The U.S. Air Force on December 30 released a formal request for proposals (RFP) for the T-X advanced pilot training program to replace its aging Northrop T-38 Talon jet trainers. The service expects to award a contract this year for the $16.3 billion acquisition of a new jet and ground-based training system.
The RFP covers all aspects of the system, including engineering and manufacturing development (EMD), low-rate initial production (LRIP), full-rate production and “sustainment transition” support, the Air Force said in a statement provided to AIN. The EMD phase calls for five test aircraft, with contract options for LRIP lots 1 and 2 and full-rate production lots three through 11, for a total of 350 aircraft. Provisions are included for ground training, mission planning and processing systems along with support equipment and spares.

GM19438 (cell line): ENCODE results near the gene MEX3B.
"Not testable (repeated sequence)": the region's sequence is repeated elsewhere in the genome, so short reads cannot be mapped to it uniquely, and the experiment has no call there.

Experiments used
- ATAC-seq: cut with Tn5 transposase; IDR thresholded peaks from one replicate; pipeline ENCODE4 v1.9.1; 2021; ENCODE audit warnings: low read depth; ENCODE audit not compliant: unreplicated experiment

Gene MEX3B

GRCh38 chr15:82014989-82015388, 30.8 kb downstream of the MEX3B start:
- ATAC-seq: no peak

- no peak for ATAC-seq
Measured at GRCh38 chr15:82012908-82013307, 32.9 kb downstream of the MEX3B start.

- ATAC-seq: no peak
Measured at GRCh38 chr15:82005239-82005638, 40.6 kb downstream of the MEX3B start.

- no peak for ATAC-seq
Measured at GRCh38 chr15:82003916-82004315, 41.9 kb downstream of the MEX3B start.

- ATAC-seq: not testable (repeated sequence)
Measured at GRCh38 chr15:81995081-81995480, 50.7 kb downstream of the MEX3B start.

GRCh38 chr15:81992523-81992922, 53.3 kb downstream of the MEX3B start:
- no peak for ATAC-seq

When selected, the new jet will serve as a lead-in trainer for fourth- and fifth-generation fighters. The Air Force expects to declare initial operational capability of the trainer by the fourth quarter of Fiscal Year 2024 or earlier.
“Our ability to get the most out of our fifth-generation aircraft depends on success in the Advanced Pilot Training program,” said Air Force Chief of Staff Gen. Dave Goldfein. “In terms of both providing realistic, holistic training and reducing flying hours on our fifth-generation platforms, T-X is a program we’ve got to get right.”
Four industry teams have declared plans to compete for the requirement: Raytheon and Leonardo-Finmeccanica, with the T-100 variant of the twin-engine Alenia Aermacchi M-346 Master; Lockheed Martin and Korea Aerospace Industries with the T-50A variant of the single-engine T-50 Golden Eagle; Northrop Grumman, with a single-engine clean-sheet design; and Boeing and Saab, also with a single-engine clean-sheet design.